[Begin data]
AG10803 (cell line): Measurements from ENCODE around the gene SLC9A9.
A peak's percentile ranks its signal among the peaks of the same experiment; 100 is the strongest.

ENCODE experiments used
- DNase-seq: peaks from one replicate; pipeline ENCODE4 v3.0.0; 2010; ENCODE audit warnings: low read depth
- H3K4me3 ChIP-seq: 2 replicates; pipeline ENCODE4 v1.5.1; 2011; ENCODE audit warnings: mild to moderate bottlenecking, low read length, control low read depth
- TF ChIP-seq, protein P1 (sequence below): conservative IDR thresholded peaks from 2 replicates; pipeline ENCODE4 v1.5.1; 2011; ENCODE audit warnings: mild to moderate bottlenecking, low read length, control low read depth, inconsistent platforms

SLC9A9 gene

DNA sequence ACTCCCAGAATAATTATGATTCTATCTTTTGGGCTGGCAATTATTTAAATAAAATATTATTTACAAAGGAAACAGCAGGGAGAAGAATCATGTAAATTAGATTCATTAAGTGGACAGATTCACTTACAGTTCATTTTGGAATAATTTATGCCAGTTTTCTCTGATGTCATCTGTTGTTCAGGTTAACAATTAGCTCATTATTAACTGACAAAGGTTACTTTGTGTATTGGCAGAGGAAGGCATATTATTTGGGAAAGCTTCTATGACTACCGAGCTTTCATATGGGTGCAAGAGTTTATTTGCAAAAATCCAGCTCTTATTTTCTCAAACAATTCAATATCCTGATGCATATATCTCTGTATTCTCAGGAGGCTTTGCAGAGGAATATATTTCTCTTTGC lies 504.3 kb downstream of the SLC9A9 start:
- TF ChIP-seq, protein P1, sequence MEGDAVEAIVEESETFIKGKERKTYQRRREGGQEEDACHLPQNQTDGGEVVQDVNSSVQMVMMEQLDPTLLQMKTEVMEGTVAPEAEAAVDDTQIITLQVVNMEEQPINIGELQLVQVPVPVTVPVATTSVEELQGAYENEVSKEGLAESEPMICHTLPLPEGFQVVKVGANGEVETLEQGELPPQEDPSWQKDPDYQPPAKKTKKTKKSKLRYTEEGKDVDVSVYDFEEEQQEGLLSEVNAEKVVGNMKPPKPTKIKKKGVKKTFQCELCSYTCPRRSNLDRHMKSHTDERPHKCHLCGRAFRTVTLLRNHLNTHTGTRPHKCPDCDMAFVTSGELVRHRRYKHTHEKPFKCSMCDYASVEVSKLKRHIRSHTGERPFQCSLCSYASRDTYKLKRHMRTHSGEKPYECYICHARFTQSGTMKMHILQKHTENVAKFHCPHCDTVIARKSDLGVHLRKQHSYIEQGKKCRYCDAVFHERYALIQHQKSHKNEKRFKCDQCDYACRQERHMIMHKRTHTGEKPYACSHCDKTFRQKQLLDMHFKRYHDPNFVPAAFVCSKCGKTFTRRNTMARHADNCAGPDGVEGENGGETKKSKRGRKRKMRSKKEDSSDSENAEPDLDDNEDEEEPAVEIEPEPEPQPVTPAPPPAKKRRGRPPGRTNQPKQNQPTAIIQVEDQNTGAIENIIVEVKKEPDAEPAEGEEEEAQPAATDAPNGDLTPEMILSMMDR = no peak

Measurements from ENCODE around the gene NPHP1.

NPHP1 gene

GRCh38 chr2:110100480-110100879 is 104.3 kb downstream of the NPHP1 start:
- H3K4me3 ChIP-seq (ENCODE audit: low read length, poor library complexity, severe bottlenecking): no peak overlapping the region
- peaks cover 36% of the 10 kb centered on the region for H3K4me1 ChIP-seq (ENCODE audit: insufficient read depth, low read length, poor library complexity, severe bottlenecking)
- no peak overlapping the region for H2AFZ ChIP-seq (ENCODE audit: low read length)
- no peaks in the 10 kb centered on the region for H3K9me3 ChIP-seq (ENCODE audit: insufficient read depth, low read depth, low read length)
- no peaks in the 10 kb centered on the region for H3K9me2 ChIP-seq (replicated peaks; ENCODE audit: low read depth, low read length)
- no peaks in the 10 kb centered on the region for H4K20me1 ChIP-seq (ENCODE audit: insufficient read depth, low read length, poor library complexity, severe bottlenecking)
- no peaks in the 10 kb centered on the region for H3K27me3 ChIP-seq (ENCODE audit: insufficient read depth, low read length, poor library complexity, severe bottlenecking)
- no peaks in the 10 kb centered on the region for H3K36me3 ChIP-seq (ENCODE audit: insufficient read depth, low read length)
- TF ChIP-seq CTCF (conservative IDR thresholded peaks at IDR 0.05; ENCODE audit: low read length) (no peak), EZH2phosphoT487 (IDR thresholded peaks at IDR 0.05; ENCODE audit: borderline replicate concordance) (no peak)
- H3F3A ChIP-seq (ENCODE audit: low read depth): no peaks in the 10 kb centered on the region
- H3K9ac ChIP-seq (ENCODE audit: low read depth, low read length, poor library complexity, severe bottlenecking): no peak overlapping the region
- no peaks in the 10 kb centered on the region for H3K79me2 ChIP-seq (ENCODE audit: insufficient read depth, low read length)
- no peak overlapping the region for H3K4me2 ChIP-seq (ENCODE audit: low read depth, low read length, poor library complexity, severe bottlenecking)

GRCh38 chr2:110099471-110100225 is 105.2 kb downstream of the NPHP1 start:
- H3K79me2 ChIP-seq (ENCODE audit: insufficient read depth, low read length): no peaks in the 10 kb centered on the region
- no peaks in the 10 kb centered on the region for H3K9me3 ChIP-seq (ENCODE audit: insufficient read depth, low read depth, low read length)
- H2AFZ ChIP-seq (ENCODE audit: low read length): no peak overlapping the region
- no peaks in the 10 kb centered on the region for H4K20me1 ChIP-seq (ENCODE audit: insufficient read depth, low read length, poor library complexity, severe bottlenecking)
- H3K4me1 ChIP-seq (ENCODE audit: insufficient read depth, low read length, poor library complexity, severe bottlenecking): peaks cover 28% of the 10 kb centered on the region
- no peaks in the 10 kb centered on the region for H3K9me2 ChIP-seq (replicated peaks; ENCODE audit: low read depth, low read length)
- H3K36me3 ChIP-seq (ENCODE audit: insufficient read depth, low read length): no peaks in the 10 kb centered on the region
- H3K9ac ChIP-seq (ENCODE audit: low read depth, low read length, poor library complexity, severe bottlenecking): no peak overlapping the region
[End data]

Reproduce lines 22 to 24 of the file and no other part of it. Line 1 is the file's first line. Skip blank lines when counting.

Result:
- H3F3A ChIP-seq (ENCODE audit: low read depth): no peaks in the 10 kb centered on the region
- H3K9ac ChIP-seq (ENCODE audit: low read depth, low read length, poor library complexity, severe bottlenecking): no peak overlapping the region
- no peaks in the 10 kb centered on the region for H3K79me2 ChIP-seq (ENCODE audit: insufficient read depth, low read length)